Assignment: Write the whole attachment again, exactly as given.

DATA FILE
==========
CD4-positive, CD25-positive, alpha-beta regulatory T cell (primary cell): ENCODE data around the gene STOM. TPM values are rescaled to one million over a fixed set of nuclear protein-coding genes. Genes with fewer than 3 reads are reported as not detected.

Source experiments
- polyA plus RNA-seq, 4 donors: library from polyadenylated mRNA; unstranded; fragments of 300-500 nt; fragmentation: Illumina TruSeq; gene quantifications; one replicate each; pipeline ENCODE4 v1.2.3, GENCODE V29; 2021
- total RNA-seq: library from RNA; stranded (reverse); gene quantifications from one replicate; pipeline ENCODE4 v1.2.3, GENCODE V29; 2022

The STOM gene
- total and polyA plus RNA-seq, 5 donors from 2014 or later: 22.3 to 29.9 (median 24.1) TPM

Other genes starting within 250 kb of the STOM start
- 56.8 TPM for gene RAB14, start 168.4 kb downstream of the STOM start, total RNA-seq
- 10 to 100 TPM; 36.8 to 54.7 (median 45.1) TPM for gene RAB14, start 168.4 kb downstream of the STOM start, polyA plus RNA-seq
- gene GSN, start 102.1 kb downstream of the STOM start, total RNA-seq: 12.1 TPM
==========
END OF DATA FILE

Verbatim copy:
CD4-positive, CD25-positive, alpha-beta regulatory T cell (primary cell): ENCODE data around the gene STOM. TPM values are rescaled to one million over a fixed set of nuclear protein-coding genes. Genes with fewer than 3 reads are reported as not detected.

Source experiments
- polyA plus RNA-seq, 4 donors: library from polyadenylated mRNA; unstranded; fragments of 300-500 nt; fragmentation: Illumina TruSeq; gene quantifications; one replicate each; pipeline ENCODE4 v1.2.3, GENCODE V29; 2021
- total RNA-seq: library from RNA; stranded (reverse); gene quantifications from one replicate; pipeline ENCODE4 v1.2.3, GENCODE V29; 2022

The STOM gene
- total and polyA plus RNA-seq, 5 donors from 2014 or later: 22.3 to 29.9 (median 24.1) TPM

Other genes starting within 250 kb of the STOM start
- 56.8 TPM for gene RAB14, start 168.4 kb downstream of the STOM start, total RNA-seq
- 10 to 100 TPM; 36.8 to 54.7 (median 45.1) TPM for gene RAB14, start 168.4 kb downstream of the STOM start, polyA plus RNA-seq
- gene GSN, start 102.1 kb downstream of the STOM start, total RNA-seq: 12.1 TPM